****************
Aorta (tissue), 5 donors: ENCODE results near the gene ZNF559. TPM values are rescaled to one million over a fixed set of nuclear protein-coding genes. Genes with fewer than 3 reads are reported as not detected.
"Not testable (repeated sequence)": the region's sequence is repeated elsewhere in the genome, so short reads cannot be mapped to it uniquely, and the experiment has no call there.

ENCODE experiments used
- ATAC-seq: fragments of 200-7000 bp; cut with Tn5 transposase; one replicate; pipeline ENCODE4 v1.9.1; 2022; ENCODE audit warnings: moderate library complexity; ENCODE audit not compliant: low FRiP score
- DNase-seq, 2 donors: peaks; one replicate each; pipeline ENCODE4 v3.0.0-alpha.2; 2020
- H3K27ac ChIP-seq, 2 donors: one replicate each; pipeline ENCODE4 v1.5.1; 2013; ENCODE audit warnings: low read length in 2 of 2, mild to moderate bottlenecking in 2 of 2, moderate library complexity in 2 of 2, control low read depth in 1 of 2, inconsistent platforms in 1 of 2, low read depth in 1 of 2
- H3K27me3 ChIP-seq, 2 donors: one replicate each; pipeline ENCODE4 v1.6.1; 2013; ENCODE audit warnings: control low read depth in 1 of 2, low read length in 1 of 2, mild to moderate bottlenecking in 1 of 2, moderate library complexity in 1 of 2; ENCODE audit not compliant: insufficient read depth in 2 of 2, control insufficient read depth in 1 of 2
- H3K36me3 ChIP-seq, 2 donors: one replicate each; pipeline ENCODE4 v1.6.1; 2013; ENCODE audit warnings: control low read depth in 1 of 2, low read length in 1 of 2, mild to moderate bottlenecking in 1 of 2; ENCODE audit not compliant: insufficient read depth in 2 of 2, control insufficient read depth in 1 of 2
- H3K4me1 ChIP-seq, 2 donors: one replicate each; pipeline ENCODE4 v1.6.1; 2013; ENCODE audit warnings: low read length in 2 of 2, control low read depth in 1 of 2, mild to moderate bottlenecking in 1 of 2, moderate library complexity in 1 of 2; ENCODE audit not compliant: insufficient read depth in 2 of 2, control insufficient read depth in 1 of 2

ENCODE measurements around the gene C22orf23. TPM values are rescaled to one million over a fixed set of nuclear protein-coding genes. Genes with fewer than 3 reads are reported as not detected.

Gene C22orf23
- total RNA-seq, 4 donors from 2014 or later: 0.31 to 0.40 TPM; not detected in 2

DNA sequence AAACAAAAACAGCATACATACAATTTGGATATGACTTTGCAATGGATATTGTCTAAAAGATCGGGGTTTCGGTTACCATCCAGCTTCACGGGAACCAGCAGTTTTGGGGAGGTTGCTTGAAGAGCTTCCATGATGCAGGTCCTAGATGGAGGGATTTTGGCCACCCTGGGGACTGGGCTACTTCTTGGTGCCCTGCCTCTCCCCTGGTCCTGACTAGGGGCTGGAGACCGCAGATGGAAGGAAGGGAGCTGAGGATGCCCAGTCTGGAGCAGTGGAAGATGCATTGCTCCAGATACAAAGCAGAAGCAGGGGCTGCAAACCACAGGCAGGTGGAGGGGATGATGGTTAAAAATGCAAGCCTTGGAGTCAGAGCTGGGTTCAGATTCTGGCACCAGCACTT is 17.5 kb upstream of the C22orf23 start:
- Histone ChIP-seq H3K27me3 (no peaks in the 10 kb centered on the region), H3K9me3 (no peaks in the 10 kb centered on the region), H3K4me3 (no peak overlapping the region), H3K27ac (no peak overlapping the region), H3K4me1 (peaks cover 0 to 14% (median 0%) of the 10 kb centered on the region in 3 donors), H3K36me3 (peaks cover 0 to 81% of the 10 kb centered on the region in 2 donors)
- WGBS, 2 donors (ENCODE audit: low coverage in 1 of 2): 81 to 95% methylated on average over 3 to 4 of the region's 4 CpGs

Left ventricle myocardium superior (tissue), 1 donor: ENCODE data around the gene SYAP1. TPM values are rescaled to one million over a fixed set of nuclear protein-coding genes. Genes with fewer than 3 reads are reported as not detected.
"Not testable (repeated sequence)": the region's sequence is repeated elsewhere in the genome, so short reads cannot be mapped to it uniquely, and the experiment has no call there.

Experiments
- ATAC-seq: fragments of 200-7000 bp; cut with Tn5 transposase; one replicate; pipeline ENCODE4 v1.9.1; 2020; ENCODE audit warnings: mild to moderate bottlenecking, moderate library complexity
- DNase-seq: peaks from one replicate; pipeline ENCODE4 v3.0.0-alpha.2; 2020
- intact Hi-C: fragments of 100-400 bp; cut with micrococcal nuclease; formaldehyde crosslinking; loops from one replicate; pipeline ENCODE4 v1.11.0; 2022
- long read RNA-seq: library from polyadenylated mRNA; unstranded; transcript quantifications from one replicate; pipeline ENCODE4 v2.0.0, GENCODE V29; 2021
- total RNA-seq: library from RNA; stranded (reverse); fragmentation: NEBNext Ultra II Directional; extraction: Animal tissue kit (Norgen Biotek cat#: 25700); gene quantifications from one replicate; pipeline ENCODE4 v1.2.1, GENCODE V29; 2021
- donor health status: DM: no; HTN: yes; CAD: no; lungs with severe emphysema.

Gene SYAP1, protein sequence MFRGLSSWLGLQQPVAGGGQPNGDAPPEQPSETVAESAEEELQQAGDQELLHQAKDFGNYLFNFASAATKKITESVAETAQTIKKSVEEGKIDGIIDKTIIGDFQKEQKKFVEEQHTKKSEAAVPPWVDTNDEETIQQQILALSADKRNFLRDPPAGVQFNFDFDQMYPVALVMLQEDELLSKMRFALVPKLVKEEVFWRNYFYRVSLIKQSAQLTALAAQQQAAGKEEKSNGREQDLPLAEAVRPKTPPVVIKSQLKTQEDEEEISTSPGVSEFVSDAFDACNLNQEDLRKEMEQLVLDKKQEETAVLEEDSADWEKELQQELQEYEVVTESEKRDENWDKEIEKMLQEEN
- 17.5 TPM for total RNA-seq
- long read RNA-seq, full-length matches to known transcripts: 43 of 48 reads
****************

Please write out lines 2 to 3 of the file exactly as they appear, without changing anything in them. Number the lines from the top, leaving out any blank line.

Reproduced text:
"Not testable (repeated sequence)": the region's sequence is repeated elsewhere in the genome, so short reads cannot be mapped to it uniquely, and the experiment has no call there.

ENCODE experiments used